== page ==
Actually, yes - you SHOULD label your child a feminist.

February 10, 2019

Actually, yes - you SHOULD label your child a feminist.

Trolls went bonkers last year over a J. Crew shirt for boys that dares use the word feminist. Commenters on the retailer's Instagram post are livid, shouting about indoctrination, brainwashing, horrible parenting and politics.

Surprised at that vitriol? We weren't. As a company that's been making feminist shirts for kids (and grownups) since long before it was trendy, we've been hearing this stuff for years.

Gold ink on black "Feminist" romper / t-shirt (6m to adult 4XL) by Free to be Kids. 

"I would never put my kid in a short that says ‘FEMINIST’,” commenters declare on our posts. “I’m not going to make him into a walking billboard,” people tell us. “Little kids have no business wearing FEMINIST shirts because there is no possible way they can know what feminism means,” others say.”

Well, we beg to differ.

Sparkly silver glitter "Feminist" Forever romper/t-shirt (6m to adult 4XL) by Free to be Kids. 

Our motto here at Free to Be Kids is "Spread positive messages one fashion statement at a time." One part of positive fashion, we believe, is gender equality. And one important part of gender equality is -- you guessed it -- feminism. Which is simply, as Merriam-Webster says, “the theory of political, economic, and social equality of the sexes.” Basically, we hold these truths to be self-evident: that all men, women, variations thereof, and identifiers as none are created equal. Boom. Done. It’s not rocket science (which girls can do, by the way, contrary to popular culture). It’s not complicated.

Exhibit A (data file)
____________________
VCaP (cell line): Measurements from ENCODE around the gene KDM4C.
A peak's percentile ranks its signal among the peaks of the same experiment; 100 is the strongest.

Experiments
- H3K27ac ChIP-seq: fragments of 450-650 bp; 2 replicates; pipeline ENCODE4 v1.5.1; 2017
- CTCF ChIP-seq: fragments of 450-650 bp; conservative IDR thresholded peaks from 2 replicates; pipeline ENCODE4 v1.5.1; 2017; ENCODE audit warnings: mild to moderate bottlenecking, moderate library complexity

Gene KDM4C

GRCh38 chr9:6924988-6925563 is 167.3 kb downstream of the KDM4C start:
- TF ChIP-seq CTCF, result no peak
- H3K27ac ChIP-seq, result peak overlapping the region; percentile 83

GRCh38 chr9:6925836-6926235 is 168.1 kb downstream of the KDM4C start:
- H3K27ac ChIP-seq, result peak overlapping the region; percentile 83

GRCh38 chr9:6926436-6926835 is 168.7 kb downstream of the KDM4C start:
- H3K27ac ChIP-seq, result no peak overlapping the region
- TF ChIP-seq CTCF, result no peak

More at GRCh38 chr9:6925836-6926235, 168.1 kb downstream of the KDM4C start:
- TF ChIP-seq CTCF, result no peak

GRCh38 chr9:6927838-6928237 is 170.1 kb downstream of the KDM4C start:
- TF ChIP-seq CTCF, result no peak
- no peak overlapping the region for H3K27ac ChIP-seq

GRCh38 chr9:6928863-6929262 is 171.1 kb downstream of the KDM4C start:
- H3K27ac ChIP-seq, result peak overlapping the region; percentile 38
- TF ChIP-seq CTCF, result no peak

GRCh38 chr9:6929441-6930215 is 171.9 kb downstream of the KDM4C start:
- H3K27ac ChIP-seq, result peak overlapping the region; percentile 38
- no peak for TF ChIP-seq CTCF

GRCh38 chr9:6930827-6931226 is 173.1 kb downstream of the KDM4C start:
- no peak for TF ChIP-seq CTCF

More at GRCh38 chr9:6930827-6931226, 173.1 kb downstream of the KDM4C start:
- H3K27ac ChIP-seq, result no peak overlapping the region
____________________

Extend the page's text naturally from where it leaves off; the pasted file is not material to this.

"Feminist like Beyonce" baseball tee - because yes, she is a self-declared feminist and we think that's awesome - by Free to be Kids.  (Kids 2T to YL and Ladies S to 3XL)

And kids get it.

Our friend Blaise, barely 8, wore his gold-on-black Feminist shirt on the day of the Women’s March this year. When asked what feminist meant, he furrowed his brow like he didn’t know why someone was asking such an obvious question. “The idea that boys and girls are equal,” he said. “Yeah,” his little brother chimed in. He’s 6. He has a shirt that says, “Feminist like My Dad.”

My own Kindergarten son's definition of feminism is simply that "girls should be allowed to do the same things as boys." One day when he heard other kids on the playground say that girls weren't allowed to play soccer with the boys, he not only raised it with his teachers -- he actually stood up at an all-school meeting in front of more than 100 kids to state that girls should be able to do the same things as boys, then call on his friends for comments and discussion. Pride does not begin to describe what I felt when I heard about this.

Four- to six-year-olds discussing gender equality at school.

Listen, kids don't come out of the womb believing that only boys can fly planes or be scientists or CEOs, or President. That's a belief system they're indoctrinated into. It’s actually super easy for kids to understand that their different-gendered counterparts have just as much inherent worth as they do.